24. J: “Well here’s what I find so amazing. If I walked into any corporate board room and said ‘they’re going to turn over the governance of the power grid that runs all the electricity into all of our facilities to an international body where everyone is going to have an equal vote and nobody really knows who’s in control, would that scare you as a corporation?’. Because the internet is no longer what it was 10 or 15 years ago, where for many companies it was just a magazine ad. It was simply a way to advertise - it was new and exciting. That’s not what it is today. Many businesses today, if the internet isn’t working, they’re losing millions and millions of dollars of revenue, their employees cannot be productive, and so here we have this utility that most businesses rely on to conduct their daily businesses and they’re not engaged at all. They’re not engaged at all and I think that’s a big mistake. And I think businesses need to wake up. It’s not just a trademark issue. Yes, brand issues have been highlighted because brand issues were probably some of the most prevalent, but now the internet has got more robust and mature, the business issues are getting far beyond just trademark issues. Trademark issues and counterfeiting issues are still one of the top five issues, but they’re not the only issues. And I think businesses need to wake up, they need to get engaged, they need to be involved, and they need to drive this mechanism to ensure the utility that their entire infrastructure may be build around continues to be open, free, malleable and innovative.”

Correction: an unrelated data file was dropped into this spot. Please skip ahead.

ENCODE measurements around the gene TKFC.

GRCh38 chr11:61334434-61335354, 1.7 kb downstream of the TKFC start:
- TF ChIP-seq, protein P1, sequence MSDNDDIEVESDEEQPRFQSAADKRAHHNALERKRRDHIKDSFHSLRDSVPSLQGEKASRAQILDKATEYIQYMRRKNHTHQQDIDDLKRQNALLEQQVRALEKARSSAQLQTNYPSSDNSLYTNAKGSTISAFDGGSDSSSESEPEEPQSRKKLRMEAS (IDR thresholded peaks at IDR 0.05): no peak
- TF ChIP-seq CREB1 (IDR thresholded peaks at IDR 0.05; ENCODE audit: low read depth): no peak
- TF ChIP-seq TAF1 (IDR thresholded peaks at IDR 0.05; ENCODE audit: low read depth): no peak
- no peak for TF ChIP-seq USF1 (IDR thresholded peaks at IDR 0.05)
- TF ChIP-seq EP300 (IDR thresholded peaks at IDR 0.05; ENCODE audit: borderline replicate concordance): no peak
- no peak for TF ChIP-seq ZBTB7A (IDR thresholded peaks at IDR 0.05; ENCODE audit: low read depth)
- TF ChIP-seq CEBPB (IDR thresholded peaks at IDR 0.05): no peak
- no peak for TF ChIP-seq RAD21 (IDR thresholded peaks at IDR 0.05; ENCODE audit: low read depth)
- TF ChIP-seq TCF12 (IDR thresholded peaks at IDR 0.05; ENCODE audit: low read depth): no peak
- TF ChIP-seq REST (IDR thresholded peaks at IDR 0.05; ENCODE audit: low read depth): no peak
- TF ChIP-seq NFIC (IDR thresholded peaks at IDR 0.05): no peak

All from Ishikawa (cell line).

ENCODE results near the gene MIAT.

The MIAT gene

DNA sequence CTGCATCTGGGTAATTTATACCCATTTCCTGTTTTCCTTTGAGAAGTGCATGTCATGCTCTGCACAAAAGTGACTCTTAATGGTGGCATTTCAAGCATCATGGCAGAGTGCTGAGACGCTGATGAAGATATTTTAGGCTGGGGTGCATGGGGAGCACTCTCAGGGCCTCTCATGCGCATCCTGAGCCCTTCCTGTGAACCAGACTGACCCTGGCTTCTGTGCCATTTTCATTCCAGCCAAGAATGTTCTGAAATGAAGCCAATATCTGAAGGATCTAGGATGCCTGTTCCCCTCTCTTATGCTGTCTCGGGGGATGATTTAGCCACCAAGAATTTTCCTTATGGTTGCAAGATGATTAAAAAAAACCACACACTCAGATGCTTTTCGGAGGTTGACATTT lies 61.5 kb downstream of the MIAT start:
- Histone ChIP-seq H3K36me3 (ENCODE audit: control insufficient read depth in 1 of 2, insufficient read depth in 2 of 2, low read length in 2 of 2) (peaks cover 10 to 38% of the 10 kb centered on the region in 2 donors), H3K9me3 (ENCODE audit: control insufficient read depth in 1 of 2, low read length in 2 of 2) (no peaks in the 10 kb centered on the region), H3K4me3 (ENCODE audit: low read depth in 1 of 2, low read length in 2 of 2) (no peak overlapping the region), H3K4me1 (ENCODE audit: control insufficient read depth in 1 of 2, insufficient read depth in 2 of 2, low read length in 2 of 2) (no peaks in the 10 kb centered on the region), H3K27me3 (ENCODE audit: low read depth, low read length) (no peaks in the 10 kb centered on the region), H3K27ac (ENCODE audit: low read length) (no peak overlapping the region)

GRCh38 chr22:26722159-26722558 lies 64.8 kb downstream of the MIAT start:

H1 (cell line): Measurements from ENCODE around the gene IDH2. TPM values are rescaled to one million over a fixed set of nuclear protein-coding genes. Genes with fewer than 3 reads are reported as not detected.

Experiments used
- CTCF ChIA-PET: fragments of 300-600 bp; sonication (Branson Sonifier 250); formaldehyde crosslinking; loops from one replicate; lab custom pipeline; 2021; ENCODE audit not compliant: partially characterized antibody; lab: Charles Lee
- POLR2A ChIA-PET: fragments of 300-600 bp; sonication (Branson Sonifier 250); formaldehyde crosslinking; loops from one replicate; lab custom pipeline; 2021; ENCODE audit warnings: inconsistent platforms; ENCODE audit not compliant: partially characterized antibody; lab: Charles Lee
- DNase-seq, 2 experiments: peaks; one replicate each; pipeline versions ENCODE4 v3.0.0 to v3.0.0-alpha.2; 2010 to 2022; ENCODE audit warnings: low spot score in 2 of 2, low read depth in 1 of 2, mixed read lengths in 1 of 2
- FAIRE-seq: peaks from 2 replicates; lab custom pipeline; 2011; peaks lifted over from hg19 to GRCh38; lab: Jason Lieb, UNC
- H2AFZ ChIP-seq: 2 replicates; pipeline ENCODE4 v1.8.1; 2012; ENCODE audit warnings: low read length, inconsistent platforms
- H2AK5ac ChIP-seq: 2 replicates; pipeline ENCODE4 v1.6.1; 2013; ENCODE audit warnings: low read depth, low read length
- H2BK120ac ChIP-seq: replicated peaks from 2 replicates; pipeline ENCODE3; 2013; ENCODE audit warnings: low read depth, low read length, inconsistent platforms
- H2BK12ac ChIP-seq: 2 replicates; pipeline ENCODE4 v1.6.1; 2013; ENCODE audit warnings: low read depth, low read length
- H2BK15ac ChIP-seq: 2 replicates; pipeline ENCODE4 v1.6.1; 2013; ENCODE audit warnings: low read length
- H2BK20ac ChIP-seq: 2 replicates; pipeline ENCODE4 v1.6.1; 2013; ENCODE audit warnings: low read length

26. T: “I think we can talk about the gTLD and ICANN world, and the issues surrounding it, for many a day. But just because you mentioned innovation, I’d like to turn to another technological development that is still in its early stages but is really rising up the agenda and is certainly something that, when I’ve been at conferences, I’ve had more people ask about. And that’s 3D printing. I know the INTA has an event in March in New York that’s going to be looking at this specific issue and some of the IP dimensions, but I wondered what you see as a possible impact of this new mode of production to the trademark community going forward? And how impactful will it actually be?”